Get your costume in order: Mardi Gras costumes tend to stray toward the politically pointed, punny or outlandish. Anything goes, but wear some kind of costume, otherwise you'll be left feeling serious costume envy. (Heck, you'll feel it anyway, no matter what you do.)

* Know the banners: It's not just you that needs to be dressed right. Homes dress the part, too. Know the Mardi Gras krewe banners you'll see on houses around town.

* Eat king cake: Cinnamon-laced and sugar-topped purple, green and gold king cakes are traditionally eaten from King's Day (Jan. 6) until Mardi Gras, so snap one up at a local bakery and be prepared to get the baby. The tiny plastic doll indicates who's job it is to buy the next round -- of cake, that is.

* Where to eat along the route: It's parade go-time, but the inevitable has happened. You've been too busy partying Uptown to remember to eat and now it's too late. You'll have to pick something up on the route.

* Know the parade schedule: If you're traveling to New Orleans, the biggest weekends are the final two leading up to Mardi Gras. These are the most jam-packed with parades and events. Likewise, if you need to get around town, make sure you plan for plenty of extra time to navigate the routes as you could get stuck behind a wall of stopped traffic. Here's the full schedule for the New Orleans metropolitan area.

* Don't miss the big ones: Although some of the smaller walking parades are true gems and can be the most fun, the biggest, showiest parades are not to be missed. Make it a priority to see Muses, Endymion and Bacchus, which are known as the largest and flashiest krewes.

* Fat Tuesday: The actual day of Mardi Gras is parade-heavy earlier in the day, with Zulu and Rex rolling before noon in New Orleans. Truck parades follow them, which are great fun for families. For those wishing to see and be seen in costume, the place to be is in the Quarter, where small walking krewes and groups of friends showcase their best cheeky, punny, saucy or clever designs.

* Know the rules: New Orleans has a few rules in place specifically for Mardi Gras revelers. Among them:

  • Ladders, grills and tents must be at least 6 feet away from the curb on all parade routes, and they also can't block sidewalks or be set up in blocked intersections.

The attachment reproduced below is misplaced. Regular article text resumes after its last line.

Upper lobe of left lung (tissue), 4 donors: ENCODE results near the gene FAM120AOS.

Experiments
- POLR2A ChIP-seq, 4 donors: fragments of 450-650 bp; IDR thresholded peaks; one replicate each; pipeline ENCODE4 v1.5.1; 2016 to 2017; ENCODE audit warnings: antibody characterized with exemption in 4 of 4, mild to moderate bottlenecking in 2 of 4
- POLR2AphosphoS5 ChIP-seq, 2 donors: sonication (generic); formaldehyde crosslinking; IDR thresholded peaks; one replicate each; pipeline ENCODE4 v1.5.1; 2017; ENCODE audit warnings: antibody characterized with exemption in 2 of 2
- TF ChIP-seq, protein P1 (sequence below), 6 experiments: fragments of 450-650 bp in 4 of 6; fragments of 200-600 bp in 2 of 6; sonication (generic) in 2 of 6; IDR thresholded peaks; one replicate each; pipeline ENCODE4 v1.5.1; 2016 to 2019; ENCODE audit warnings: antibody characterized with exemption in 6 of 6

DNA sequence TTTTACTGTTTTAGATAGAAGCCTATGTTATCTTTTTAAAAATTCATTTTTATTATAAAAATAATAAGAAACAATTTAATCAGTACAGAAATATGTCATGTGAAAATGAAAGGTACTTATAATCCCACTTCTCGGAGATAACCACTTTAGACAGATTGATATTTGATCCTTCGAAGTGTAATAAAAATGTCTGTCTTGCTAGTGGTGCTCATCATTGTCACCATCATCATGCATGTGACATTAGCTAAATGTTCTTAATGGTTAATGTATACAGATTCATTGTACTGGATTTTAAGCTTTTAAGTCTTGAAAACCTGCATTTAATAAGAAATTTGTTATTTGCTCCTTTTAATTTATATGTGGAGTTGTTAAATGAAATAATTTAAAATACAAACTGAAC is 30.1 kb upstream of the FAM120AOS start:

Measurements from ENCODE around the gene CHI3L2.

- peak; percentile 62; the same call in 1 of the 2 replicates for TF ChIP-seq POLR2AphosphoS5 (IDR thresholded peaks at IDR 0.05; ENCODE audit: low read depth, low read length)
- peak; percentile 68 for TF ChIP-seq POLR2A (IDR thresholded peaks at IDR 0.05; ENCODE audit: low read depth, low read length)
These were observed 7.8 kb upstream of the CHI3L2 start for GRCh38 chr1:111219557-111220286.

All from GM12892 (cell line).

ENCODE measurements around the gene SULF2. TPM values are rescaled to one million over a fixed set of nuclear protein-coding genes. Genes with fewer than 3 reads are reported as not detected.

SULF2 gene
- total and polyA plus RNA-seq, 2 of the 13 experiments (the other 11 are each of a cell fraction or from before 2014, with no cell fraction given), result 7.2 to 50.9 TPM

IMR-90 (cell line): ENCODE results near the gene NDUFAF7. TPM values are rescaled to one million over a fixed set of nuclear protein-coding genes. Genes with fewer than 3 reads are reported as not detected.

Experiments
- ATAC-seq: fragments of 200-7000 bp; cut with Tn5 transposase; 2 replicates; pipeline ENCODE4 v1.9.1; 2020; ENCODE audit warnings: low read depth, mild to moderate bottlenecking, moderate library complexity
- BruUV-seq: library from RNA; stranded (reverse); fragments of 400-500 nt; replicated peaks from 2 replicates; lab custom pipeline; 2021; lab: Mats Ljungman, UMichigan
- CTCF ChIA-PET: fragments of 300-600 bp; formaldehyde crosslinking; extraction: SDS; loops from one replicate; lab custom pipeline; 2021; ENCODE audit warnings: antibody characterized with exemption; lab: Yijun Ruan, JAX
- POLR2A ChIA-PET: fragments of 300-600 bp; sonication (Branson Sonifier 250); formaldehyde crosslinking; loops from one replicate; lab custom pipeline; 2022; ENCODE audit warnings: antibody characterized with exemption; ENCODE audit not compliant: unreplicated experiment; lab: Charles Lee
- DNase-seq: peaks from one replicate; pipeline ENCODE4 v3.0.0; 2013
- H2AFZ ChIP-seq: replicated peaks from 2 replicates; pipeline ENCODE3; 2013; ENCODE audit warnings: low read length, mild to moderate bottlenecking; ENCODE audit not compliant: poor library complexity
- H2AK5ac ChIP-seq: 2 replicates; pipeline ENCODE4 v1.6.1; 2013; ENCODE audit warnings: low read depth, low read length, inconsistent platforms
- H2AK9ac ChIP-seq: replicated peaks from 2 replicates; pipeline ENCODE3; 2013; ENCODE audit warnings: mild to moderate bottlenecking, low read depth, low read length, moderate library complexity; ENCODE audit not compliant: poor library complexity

* Inside the NOPD: The New Orleans Police Department is charged with keeping the peace, which can be a pretty big task during the largest party of the year.

* Happy Mardi Gras to law enforcement: The officers of the New Orleans Police Department are local residents too, and Mardi Gras is a holiday for us all. Remember that when you watch Det. Winston Harbin do the wobble in this video that went viral in 2014.

* Love your bartender: Look, we know it'll be busy at local bars, but that doesn't mean you can't show a little love to the folks pouring your drinks.

* Will my car get towed? Tow trucks and police enforce all parking regulations in neighborhoods near parade routes, and they especially keep an eye out for those who have parked within 20 feet of crosswalks, intersections and stop signs or blocked driveways. Also make sure to park with your passenger side toward the curb in the direction of travel. If you are parked in a driveway, don't block the sidewalk. Parking on the neutral ground is also forbidden. 

  • If your car gets booted, you'll have to pay your fine to get the boot removed. To make the payment, call 504.599.5652.

* What if my car does get towed? So you didn't pay attention to all those warnings and got your car towed. Next, you'll have to get down to the city's impound lot. It's at 400 N. Claiborne Ave., which is underneath Interstate 10. To get your car back, you'll be required to pay the parking violation fine, the cost of any outstanding tickets, a $161.25 towing fee and a $19 per day storage fee.

* My friends may have gotten arrested. How do I find out? OK, we may not all have been there, but we know that things happen. If a friend got arrested, you can search for their names through the Orleans Parish Sheriff's Office Inmate Master Search. 

* Going to a Mardi Gras ball? Here's what you wear: Society writer Sue Strachan knows that it can be daunting to interpret the dress code on Mardi Gras ball invitations. She demystifies the process.

* Choose the right gloves. If you're a debutante -- or sitting in the front row at a ball -- you'll need to know the ins and outs of wearing the right gloves.